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Julia Kefalinos Julia Kefalinos
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Why It’s Wrong To Charge Juveniles In Adult Courts

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The American criminal justice system has come a long way—although in some ways it seems to be taking a page from the past.  There was a time that everyone was treated exactly the same by the system—regardless of gender, mental illness, or age.  Anyone convicted of a crime was sent to the same place, until the problems with such a system were recognized and changes were slowly undertaken. The early 1800’s finally saw the establishment of the New York House of Refuge for juvenile offenders with a goal to educate and rehabilitate children who’d been convicted of criminal offenses.  Not until 1899, though, was the first juvenile court established. But the level of judicial discretion resulted in uneven treatment for juveniles, and finally in the 1970’s Congress passed the Juvenile and Delinquency Prevention Act in an effort to level the playing field for juveniles across the spectrum.  Even so, more than 10,000 juveniles under the age of 18 are currently serving time along with adults in adult prisons throughout the nation. The call to try children as adults is rising.  But is it the right thing to do? There are many strong arguments against such actions.

What About Children who Commit Violent Crimes? 

The news is filled with stories of under-age individuals committing horrendous crimes that shock the conscience.  Why shouldn’t society lock them up and throw away the key?  Opponents of tossing children into the adult system cite a number of factors worth considering:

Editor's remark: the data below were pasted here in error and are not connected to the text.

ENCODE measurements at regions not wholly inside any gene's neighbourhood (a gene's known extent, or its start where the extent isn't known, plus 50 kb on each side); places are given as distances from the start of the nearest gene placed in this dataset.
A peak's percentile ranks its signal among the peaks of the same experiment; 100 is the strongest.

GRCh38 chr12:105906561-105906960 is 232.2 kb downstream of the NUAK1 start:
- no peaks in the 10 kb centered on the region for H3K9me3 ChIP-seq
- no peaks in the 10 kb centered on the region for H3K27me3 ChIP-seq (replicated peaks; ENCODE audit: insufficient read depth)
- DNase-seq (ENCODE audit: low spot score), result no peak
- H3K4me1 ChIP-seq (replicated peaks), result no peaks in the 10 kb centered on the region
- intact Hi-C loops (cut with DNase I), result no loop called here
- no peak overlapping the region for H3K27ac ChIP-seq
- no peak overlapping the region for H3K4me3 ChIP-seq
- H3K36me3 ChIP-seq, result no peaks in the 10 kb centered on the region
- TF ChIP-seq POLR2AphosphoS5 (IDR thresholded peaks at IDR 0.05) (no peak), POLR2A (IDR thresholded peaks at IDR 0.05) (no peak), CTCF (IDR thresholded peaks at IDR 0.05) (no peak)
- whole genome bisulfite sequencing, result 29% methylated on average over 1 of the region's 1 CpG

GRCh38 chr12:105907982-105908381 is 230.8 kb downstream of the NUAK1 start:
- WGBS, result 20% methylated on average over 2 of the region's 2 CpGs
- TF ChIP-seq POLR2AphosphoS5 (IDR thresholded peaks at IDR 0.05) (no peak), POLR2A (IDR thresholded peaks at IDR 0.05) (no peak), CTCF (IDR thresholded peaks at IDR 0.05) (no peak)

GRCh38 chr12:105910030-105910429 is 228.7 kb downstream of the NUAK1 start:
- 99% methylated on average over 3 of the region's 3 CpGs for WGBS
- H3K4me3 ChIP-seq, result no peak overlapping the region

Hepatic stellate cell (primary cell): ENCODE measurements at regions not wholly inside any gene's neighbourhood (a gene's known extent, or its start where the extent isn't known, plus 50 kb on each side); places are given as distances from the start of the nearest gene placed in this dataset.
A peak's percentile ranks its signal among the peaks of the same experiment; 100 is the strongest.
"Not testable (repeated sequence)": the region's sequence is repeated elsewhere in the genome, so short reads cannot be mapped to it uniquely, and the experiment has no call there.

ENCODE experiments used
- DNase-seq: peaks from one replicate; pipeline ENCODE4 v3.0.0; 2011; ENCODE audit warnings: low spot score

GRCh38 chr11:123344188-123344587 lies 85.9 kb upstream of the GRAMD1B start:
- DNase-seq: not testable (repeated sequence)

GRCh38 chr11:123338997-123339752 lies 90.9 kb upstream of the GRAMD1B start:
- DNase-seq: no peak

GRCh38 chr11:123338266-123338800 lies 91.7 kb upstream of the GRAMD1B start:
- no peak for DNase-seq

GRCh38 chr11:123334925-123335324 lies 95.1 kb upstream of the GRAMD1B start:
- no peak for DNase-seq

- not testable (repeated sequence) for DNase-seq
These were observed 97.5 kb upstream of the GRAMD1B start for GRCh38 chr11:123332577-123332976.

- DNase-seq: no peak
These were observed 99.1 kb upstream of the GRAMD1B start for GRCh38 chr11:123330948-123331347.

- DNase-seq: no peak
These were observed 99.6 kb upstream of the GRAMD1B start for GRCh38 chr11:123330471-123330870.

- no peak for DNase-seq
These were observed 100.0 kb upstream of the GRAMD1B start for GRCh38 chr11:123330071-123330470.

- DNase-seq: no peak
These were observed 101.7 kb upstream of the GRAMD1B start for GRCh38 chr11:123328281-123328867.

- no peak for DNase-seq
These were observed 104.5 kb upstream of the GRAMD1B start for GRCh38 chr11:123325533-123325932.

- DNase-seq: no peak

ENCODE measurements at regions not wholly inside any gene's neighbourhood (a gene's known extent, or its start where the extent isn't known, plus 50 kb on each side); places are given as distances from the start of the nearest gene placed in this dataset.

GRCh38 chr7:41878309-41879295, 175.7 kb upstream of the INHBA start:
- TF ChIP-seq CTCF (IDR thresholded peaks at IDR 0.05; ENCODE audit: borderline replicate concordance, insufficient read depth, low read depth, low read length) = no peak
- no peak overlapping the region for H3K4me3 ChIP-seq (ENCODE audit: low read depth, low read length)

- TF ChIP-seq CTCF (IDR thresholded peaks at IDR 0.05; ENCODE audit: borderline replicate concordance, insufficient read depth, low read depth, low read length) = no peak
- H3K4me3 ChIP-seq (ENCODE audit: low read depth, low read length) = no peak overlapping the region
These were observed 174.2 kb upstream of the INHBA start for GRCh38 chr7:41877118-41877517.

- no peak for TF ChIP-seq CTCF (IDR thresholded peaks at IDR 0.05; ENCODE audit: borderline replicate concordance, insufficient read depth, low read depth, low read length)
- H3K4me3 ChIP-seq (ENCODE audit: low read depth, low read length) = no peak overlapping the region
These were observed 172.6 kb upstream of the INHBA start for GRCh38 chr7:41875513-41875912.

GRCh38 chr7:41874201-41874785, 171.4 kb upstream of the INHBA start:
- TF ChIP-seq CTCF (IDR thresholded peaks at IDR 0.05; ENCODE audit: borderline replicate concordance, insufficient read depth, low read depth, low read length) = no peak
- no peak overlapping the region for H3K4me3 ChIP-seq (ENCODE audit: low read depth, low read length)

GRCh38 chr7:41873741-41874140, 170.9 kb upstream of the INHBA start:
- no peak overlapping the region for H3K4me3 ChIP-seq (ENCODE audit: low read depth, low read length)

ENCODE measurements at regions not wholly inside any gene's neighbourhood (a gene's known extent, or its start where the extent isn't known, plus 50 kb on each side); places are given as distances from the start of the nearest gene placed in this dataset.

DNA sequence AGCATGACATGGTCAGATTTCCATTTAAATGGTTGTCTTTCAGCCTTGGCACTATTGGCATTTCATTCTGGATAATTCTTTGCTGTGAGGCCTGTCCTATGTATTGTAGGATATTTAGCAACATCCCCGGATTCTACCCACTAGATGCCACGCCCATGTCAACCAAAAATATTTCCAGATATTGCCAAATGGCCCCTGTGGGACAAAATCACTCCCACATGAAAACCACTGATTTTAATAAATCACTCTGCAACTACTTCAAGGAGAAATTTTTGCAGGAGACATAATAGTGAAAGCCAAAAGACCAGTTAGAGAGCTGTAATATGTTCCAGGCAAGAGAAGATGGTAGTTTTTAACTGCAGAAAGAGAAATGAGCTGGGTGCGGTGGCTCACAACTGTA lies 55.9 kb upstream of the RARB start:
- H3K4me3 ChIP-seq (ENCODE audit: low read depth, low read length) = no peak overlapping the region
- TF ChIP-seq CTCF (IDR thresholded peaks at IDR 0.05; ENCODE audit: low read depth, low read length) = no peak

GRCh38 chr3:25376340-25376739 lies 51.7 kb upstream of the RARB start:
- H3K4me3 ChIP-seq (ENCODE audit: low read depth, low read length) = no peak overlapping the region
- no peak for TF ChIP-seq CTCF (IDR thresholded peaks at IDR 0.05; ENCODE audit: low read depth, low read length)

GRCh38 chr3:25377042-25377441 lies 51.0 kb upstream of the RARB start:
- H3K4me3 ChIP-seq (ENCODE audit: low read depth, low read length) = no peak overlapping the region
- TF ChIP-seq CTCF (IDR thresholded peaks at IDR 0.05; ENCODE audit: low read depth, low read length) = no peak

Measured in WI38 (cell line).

1. Perhaps the most salient argument against trying children as adults if the undisputed fact that the brains of juveniles are not fully developed. Is it fair and appropriate to hold them to the same standards of accountability as adults when their neurobiology puts them at a distinct disadvantage in terms of understanding the consequences of their actions?
  2. In conjunction with the first point, consider the charter of the family court: to act in the best interest of the child.  Children should be given every opportunity to rehabilitate, not locked away with adult criminals.
  3. What happens when children do not get the help they need? They are more likely to recidivate.  Options available in the juvenile court system include counseling and curfews.  The adult system is simply not geared to the needs of young offenders.
  4. Juvenile offenders can truly start over because their records are sealed, giving them the opportunity for a fresh start with no prejudgments.
  5. The risks to juveniles in the adult system are greater.  Often they must be kept in solitary confinement until they are old enough to mix with the general population.  That alone increases the chances of suicide by 40-fold.
  6. Children who are tried in the adult system do not get the benefit of a jury of their peers, since children do not make up part of the jury pool.  Youth as young as nine or ten years old will be judged by adults who do not see the world in the same way a child might.

Fighting for Justice for the Youngest Offenders 

Is your child being charged with criminal activity?  Is there a possibility that the case will be moved to adult court?  You should know that at The Law Office of Julia Kefalinos, our Miami juvenile crime attorneys are committed to achieving the best possible results for children involved in the criminal justice system.  There are many options out there—and we will fight on your child’s behalf.  Contact our office to schedule a confidential consultation today.

Resource:

americanbar.org/groups/litigation/committees/childrens-rights/articles/2016/should-juveniles-be-charged-as-adults/

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